What is the Method of Loci?
Mnemonic devices are little tricks that help you memorize important information. The Method of Loci is one of the most popular and well-known techniques that dates way back to ancient Greece. In Latin, Loci means is means location, or place. Many times you’ll hear the Method of Loci referred to as the memory palace. In a nutshell, the method works by linking something you need to remember to a location or place that is familiar to you.
The Method of Loci is rich with history and a fascinating way to go about recalling essential things such as material for presentations or tests. Keep reading to learn more.
The Role of Rhetoric in Ancient Greece and Rome
An unknown author published a book, Rhetorica ad Herennium in 80s B.C. that is the first text published in history that discusses the art of memorization. The document defines memory as, “the firm retention in the mind of the matter, words, and arrangement. Delivery is the graceful regulation of voice, countenance, and gesture.” This definition set the bar for rhetoric in ancient Greece and Rome. If you a public figure giving a speech, you had to do so by memory. Society looked down on those who followed notes while giving an address. Speeches are more powerful and effective when the speaker shows their confidence by relying on their memory and looking at the public square in the eye. Today, society has tools like powerpoint to lean on while giving a presentation. However, the ancient belief of how to deliver a speech still holds. Those who do it from memory have a stronger impact.
Memory palace and dementia patients
Many older people see a reduction in their memory function or, worse yet, dementia. Over the years, studies by scientists have set out to discover a way to help people strengthen their memory centers in the brain. As the memory palace is one of the most well known mnemonic techniques, it made sense to see how it played a role with the elderly. In 2003, a team of scientists from Sweden tested the memory of people in their twenties to people in their sixties using the Method of Lodi. The group was asked to memorize a list of words. All of the younger volunteers remembered roughly four or more words. Unfortunately, for their elderly patients, only half were able to remember the words.
In 2012, something changed with the success rate of elderly patients remember things better using the memory palace. In this study, a group of scientists from Canada tested three groups against one another. One using the traditional memory palace method, another used a virtual reality environment, and the last group didn’t use any specific method. The two groups that used the memory palace outperformed the third group. The virtual reality group did better than the group who used the traditional way. The concept of using software to help memory captured the attention of Scientific American. They conclude, “By using software that creates many diverse environments, the elderly may be able to tailor the richness and theme of each space to both their learning ability and to what they wish to remember.” This new information is good news for families with loved ones suffering from memory decline or loss.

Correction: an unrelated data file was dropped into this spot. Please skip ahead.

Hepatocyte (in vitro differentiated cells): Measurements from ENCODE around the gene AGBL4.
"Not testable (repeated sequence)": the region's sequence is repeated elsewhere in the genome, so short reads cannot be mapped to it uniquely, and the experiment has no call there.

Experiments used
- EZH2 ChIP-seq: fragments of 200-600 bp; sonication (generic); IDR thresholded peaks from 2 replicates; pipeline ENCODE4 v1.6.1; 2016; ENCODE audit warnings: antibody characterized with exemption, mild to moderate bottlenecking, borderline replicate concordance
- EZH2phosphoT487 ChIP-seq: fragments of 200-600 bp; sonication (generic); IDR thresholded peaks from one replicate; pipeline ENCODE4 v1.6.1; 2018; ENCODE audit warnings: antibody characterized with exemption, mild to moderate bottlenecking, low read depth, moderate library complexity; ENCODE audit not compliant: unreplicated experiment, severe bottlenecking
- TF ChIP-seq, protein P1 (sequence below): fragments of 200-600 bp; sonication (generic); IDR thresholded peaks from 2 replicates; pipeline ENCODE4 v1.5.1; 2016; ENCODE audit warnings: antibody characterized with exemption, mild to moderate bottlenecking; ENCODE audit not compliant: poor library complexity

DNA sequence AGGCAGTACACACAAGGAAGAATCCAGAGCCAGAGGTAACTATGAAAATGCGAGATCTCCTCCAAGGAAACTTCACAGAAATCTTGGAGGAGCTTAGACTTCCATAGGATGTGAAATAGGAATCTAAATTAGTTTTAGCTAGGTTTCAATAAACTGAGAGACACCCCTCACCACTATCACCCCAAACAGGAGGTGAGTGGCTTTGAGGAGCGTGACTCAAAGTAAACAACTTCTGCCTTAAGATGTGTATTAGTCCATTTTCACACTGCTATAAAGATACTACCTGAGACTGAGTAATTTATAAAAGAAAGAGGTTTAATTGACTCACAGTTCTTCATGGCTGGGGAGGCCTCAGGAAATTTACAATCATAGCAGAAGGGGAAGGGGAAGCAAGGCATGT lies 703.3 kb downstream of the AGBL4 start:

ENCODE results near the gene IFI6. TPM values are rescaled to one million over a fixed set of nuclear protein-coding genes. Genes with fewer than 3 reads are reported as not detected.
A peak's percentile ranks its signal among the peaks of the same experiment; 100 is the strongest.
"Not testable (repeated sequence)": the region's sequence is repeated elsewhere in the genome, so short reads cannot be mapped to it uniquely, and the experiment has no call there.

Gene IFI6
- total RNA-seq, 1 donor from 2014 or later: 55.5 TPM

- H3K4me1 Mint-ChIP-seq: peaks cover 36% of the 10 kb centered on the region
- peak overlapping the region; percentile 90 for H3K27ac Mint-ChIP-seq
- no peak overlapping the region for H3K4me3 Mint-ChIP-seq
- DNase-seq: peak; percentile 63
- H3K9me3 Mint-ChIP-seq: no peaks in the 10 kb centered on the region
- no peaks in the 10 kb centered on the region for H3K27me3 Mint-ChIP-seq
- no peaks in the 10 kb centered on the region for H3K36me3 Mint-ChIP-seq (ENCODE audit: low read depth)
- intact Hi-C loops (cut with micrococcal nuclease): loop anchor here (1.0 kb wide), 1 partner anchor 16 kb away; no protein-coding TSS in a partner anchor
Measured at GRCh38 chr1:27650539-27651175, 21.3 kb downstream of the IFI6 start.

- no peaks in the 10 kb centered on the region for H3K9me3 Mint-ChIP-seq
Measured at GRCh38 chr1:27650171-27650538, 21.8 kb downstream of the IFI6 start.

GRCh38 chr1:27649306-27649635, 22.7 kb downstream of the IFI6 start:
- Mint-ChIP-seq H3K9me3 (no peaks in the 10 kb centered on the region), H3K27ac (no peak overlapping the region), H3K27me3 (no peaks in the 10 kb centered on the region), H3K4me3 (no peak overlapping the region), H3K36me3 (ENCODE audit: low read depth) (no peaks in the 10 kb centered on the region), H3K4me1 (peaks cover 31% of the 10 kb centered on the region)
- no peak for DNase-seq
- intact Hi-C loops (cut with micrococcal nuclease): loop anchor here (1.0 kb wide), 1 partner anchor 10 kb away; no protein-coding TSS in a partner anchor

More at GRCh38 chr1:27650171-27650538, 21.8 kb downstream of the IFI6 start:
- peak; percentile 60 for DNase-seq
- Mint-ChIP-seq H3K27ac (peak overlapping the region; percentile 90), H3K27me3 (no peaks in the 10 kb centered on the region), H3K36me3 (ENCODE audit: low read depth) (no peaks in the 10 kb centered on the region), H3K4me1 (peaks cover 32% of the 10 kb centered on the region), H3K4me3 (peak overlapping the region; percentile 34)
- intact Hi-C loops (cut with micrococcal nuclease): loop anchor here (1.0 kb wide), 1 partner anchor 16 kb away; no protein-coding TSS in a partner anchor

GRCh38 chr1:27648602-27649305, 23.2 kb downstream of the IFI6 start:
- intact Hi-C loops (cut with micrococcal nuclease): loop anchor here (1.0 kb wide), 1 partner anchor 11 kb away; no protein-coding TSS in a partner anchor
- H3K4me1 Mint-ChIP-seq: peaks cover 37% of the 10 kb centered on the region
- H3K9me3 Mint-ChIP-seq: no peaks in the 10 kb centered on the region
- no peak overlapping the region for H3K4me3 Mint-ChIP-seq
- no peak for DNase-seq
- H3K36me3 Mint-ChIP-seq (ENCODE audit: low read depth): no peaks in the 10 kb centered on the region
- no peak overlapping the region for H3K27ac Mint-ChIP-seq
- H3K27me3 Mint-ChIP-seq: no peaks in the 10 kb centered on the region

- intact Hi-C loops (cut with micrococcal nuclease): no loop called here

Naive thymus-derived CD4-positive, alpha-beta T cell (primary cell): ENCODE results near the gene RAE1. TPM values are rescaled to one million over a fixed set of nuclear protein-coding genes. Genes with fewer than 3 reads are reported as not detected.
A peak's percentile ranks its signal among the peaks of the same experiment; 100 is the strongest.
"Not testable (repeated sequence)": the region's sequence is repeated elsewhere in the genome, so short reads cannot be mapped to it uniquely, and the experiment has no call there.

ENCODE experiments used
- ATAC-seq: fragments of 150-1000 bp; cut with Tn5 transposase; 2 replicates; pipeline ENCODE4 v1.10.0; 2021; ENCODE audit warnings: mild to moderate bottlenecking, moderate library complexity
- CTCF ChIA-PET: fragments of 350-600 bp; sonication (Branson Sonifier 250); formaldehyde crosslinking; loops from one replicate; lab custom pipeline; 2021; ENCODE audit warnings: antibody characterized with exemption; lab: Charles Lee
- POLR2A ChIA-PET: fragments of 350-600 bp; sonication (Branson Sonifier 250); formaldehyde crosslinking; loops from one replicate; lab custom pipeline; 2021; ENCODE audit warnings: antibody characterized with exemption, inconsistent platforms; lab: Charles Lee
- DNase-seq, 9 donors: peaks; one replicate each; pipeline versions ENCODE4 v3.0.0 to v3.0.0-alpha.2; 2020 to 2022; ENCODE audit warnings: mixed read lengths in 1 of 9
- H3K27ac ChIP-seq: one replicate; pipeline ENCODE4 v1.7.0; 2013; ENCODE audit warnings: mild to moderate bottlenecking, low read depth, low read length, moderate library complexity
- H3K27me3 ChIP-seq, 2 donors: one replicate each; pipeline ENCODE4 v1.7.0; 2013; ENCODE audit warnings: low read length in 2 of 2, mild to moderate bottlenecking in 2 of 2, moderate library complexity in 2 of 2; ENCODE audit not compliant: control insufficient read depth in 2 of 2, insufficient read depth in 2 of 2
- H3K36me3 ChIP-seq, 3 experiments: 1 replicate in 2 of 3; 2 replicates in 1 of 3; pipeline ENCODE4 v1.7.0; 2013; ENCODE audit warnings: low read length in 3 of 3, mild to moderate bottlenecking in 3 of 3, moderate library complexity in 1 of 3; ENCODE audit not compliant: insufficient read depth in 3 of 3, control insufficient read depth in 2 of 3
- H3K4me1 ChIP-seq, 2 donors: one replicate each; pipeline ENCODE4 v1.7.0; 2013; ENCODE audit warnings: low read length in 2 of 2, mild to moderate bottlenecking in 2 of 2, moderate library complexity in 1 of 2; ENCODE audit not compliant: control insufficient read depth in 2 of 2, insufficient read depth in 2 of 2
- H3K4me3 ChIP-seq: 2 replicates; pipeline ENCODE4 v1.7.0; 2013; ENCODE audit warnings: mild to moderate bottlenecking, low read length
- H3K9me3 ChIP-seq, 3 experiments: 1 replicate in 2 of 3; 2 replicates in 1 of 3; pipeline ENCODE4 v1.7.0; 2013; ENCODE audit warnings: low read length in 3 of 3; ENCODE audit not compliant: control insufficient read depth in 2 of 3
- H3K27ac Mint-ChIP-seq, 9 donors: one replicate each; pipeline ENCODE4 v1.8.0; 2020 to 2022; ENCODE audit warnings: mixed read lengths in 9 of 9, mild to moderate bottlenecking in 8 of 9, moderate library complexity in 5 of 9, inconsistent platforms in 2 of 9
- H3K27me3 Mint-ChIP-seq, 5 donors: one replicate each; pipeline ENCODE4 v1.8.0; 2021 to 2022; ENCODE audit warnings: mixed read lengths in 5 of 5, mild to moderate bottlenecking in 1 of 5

In 1929, neuropsychologist Alexander Luria met a man with the impossible memory, Solomon Shereshevsk. Shereshevsk was a reporter with an unusual talent. Shereshevsk’s editor is the one who sent him to see Luria after he confronted Shereshevsk one day, asking why he did not take notes when doing assignments. Shereshevsk explained that he didn’t need to because he was able to remember things easily. Skeptical, the editor picked up the paper and read aloud to Shereshevsk. He then asked Shereshevsk to repeat what he just read, which he did so with ease.
Curious, Luria began to run some tests. The New Yorker was just as curious as Luria and wrote about Shereshevsk in their piece, The Mystery of S., the Man with an Impossible Memory. Author Reed Johnson explains one test Luria conducted. Shereshevsk listened as Luria read off lists of random numbers and words. Luria then asked Shereshevsk to repeat them. Fifteen years later the two met again, and surprisingly enough, Shereshevsk could still remember the words and numbers he initially read. All of this is documented in Luria’s case study, The Mind of a Mnemonist.
Since Shereshevsk, other memory wizards have made headlines all over the globe. In the 2009 German Memory Championship, memory master Boris Konrad took home the gold using the memory palace technique. This year a new memory champ from India, Sagar Vuchi, rose to fame when he broke the Guinness record for memorizing a sequence of 52 objects in one minute.
Fictional portrayals of the Method of Loci
The method of Loci appears in both Greek mythologies as well as TV shows! Greek myths were originally an oral tradition that required an excellent memory to continue to pass these stories from generation to generation. The goddess Mnemosyne, named appropriately, was the personification of memory and the inventress of language and words. As the story goes, she was one of the 12 children of Uranus and Gaia. The Greeks also believed that Mnemosyne is the mother of the Muses. Mnemosyne was an essential figure in Greece as she represented the difference between man and animal.
In recent years, the memory palace showed up on the BBC/Masterpiece program, Sherlock.
The popular series used the memory palace in its season finale as viewers got to see a new way of remembering and solving mysteries. Like many others, you can learn how you to create a memory palace. Creating a memory palace can help you comprehend what you read so that you can ace your next test or nail it at your next business presentation.
Learn more today and sign up for our online course, Advanced Comprehension & Memory. Exams always seem to be right around the corner, and you’ll be glad you learned this mnemonic method!